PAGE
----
Conversation in Paris

by on March 7th, 2015
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A meal consists not only of the food that is consumed, but of many other factors. These factors include the setting of the meal, the time of day, and most importantly, who I am sharing a meal with. I have had great meals with horrible food, as well as unpleasant meals with good food. My ideal meal would bring together the best of all the factors that make up a meal.

There is a small family-owned restaurant only a few blocks from Notre Dame Cathedral in Paris. Large windows in the restaurant let in natural light and allow patrons to view the lights of the city and the timeless flow of the River Seine. Regulars know that to get into the restaurant one must go through the alley. At night the only light inside is from candles on each table, a few lanterns in the upper corners of the room, and the city itself. It is late summer so the windows are open, as is the back door. This allows a draft to bring in the cool night breeze.

We gather in the restaurant at dusk. The amazing lights of Paris slowly come on, outshining immortal stars. On nights like this we stay well into the evening. Together we enjoy the company, the wine, the food, and the moment.

Joan of Arc, sainthood and all, is the most gracious and interesting hostess. Her esteemed guests include Benjamin Franklin. Franklin was the toast of Paris in his day, as statues found around the city attest. He is of fine wit and boundless charm. Another guest and conversationalist is the ancient Greek historian Thucydides. To add some color and spirit to the guest list, General George Patton attends. The last two invitees are I and my true love. She, the lover of history, the arts, and my soul holds my hand as we enter the restaurant. Her beauty and grace outshines the view from the windows. At a table next to the window gentlemen allow the ladies to sit first. Then the men, too, take their place at the table.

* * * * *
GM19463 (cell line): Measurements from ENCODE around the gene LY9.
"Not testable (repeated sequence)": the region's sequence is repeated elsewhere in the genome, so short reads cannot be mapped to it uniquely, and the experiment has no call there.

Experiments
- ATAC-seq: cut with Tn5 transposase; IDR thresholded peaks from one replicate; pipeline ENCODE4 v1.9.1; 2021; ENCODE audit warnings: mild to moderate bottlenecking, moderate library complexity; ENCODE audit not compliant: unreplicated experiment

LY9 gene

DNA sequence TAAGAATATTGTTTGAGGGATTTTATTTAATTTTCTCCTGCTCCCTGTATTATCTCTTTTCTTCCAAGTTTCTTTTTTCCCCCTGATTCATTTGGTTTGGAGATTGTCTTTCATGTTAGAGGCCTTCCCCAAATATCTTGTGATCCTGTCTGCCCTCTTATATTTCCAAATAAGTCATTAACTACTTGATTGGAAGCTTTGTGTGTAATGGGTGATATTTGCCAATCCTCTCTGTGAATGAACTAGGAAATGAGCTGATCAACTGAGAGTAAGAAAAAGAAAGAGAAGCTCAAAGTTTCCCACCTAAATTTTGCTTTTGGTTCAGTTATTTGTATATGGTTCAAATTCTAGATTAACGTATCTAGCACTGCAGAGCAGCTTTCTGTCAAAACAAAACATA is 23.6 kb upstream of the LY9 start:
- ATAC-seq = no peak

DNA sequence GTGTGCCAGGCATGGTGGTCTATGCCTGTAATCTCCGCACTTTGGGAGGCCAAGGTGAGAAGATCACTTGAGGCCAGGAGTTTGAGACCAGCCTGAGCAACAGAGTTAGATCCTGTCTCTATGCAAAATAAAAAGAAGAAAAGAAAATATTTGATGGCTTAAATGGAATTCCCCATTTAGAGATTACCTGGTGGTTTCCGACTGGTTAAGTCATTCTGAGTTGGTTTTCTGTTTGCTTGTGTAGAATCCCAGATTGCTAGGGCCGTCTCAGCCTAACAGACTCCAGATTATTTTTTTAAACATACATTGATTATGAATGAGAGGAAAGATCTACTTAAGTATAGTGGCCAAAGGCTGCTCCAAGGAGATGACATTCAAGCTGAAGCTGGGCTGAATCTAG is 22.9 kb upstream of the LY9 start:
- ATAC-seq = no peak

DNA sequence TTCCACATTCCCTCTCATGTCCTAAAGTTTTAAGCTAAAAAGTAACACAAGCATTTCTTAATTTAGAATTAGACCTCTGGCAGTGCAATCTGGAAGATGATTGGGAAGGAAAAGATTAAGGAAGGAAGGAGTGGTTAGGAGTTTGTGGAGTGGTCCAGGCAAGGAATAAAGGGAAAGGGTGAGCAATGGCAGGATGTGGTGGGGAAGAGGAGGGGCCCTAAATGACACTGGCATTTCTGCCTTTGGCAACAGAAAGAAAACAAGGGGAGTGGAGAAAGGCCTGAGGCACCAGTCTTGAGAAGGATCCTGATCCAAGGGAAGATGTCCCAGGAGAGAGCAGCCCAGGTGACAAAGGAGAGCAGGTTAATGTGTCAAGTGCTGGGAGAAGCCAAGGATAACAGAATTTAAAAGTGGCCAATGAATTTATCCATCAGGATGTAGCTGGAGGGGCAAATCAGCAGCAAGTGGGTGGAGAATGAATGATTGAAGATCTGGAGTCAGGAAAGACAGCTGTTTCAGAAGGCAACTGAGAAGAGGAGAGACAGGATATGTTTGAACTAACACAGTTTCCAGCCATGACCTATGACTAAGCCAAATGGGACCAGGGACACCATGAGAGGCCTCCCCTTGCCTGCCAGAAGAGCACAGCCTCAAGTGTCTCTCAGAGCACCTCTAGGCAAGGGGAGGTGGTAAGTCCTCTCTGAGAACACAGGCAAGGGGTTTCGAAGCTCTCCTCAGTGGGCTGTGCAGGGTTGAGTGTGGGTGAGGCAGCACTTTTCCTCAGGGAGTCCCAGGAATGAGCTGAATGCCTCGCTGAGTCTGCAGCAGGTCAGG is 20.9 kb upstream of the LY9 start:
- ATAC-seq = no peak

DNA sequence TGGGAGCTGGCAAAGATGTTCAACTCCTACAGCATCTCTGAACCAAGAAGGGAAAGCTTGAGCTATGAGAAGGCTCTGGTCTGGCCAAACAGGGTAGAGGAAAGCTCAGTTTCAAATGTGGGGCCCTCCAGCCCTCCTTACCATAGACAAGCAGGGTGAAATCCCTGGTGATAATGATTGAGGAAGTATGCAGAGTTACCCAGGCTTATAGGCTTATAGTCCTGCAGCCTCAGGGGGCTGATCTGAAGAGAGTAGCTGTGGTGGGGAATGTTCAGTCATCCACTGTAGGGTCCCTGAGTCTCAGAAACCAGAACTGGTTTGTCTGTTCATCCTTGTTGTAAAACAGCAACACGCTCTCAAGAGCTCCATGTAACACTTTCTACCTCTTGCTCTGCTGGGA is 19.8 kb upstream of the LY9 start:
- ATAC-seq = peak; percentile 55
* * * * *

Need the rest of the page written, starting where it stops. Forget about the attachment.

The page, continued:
Tongues are gently loosened by glasses of an expensive, yet tasteful, vintage of red wine. History is the subject of the evening. Theories flutter above the table along with heroic tales and the occasional boast. The first course of the meal is delivered to us. It is a tossed salad with fresh garden vegetables. I avoid asking for ranch dressing and settle for sweet vinaigrette. A small salmon fillet replaces the now empty salad plates. After the salmon comes tomato bisque, then a sherbet to clear the palate. The conversation continues through each course. My love kisses my cheek. The main course arrives along with a fresh bottle of wine. The aroma from the roasted pork is divine. The pork is accompanied by fettuccine noodles smothered in a rich buttery alfredo sauce that could only be perfected in France. We take our time savoring the main course. My love notices and comments about the hint of saffron in the sauce. This brings a smile to Joan’s face. To finish the meal a torte is brought to each of us. Sweet cherry sauce covers each torte.

After the dishes are cleared Patton leads us in a toast to our hostess and the savior of France, Joan of Arc. Her face blushes as we sip our wine. Our conversations again turn to history. My love rests her head on my shoulder, long red hair spilling forward across my shirt. She lifts her head every time she adds her knowledge, wisdom, insight, and humor to the conversation.

Sadly, time catches up with us and we must end our meal. We say our goodbyes, hug, shake hands, and praise our hostess. One by one we leave the little restaurant by the Seine with the memories and the knowledge we shared an ideal meal. Walking home hand in hand, my love and I share a sweet kiss under a full moon.


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